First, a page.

Misdiagnosis disables a girl throughout her youthA 20-year-old who couldn’t walk by herself for 13 years after being misdiagnosed with cerebral palsy got on her feet within a week of receiving a proper diagnosis and treatment.
A court ordered the hospital that misdiagnosed her to compensate the patient 100 million won ($92,000) on Wednesday.
In 2001, when she was only 4 years old, the girl walked funny: unlike a normal child, she only walked on tiptoes, according to reports by SBS and Kyongbuk Ilbo.
Her parents, who have been identified by the surname Seo, brought her to a nearby university hospital in Daegu, where they lived, and doctors diagnosed her condition as spastic paraplegia, a form of cerebral palsy which obstructs a person’s ability to use their legs.
Following that diagnosis, the girl was hospitalized countless times between 2005 and 2008 to receive treatment for spastic paraplegia.
No treatment helped and other doctors and hospitals she visited continued diagnosing her with variations of cerebral palsy. Her family even brought her to hospitals in China and the United States to no avail.
In July 2012, a trip to a university hospital in Seoul turned the family’s world upside down. A humble physiotherapist raised the possibility that the patient’s condition did not originate from problems in the brain.
After analyzing the MRI scan the university hospital in Daegu had used to diagnose her with cerebral palsy, the Seoul hospital staff diagnosed the patient with a completely different disorder, dopa-responsive dystonia (DRD).
DRD, also referred to as Segawa Syndrome, is caused by abnormalities in an enzyme that causes diminished production of dopamine, a neurotransmitter crucial for the brain to function properly.
Its symptoms, which include walking abnormalities, are similar to those of Parkinson’s disease. This disorder, believed to be inherited, affects about one in two million people and is more commonly found in women. Many doctors confuse DRD with cerebral palsy because they can both cause muscle contractions in the lower limbs.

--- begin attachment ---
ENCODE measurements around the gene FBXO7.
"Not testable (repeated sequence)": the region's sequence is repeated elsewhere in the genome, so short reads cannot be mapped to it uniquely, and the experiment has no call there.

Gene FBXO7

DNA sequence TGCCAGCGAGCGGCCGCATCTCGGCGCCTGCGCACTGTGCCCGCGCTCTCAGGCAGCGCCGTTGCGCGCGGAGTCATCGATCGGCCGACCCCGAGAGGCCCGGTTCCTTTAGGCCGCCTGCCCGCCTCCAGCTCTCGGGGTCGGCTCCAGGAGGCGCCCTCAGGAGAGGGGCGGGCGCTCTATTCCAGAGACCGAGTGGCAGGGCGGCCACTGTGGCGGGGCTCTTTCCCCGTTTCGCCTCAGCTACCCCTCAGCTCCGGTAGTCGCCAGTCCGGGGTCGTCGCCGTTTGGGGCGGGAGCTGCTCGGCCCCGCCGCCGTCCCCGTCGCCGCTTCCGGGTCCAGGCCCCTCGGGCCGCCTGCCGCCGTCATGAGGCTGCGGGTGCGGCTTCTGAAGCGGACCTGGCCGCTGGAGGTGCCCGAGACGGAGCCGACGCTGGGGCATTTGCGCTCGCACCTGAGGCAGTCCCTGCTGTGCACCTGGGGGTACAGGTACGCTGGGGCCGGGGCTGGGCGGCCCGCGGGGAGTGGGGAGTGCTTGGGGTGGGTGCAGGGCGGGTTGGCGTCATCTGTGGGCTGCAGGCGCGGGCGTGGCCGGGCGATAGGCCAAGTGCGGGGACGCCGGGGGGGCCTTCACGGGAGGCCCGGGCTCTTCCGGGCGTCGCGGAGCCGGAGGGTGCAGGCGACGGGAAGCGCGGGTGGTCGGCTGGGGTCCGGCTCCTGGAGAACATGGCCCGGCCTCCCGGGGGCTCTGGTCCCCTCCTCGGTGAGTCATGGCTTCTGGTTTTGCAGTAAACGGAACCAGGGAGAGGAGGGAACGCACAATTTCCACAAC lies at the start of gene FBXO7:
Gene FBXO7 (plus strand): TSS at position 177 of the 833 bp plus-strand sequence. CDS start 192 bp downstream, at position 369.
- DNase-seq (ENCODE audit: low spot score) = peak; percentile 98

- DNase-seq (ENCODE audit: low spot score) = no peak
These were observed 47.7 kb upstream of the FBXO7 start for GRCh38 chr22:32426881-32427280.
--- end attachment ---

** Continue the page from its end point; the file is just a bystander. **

“Two days after taking the new medication [for DRD],” the patient’s dad told SBS, “my daughter suddenly came walking out of her room, saying, “Dad, I can walk.””
DRD is relatively easy to treat, especially if properly diagnosed in early childhood. Small doses of dopamine can quickly treat the disorder without causing any complications.
The patient’s family filed a lawsuit in the Daegu District Court in December 2015 against the university hospital that first diagnosed the girl.
Yesterday, after two years of deliberation, a team of judges specializing in medical cases ordered the hospital to compensate the family with 100 million won on the condition that the hospital’s oversight can be proven.
In response to the news, many people went online to express their sympathy - and indignation.
“Are they really trying to make up for the 13 years that she lost with just 100 million won?” one person commented on a news article about the settlement.
“During deliberation,” a lawyer who participated in the case explained, “we took into consideration the difficulty involved in identifying Segawa Syndrome with the medical technology available at the time.”
BY KIM MIN-SANG, KIM EUN-HYE AND KIM EUN-JIN [email@example.com]
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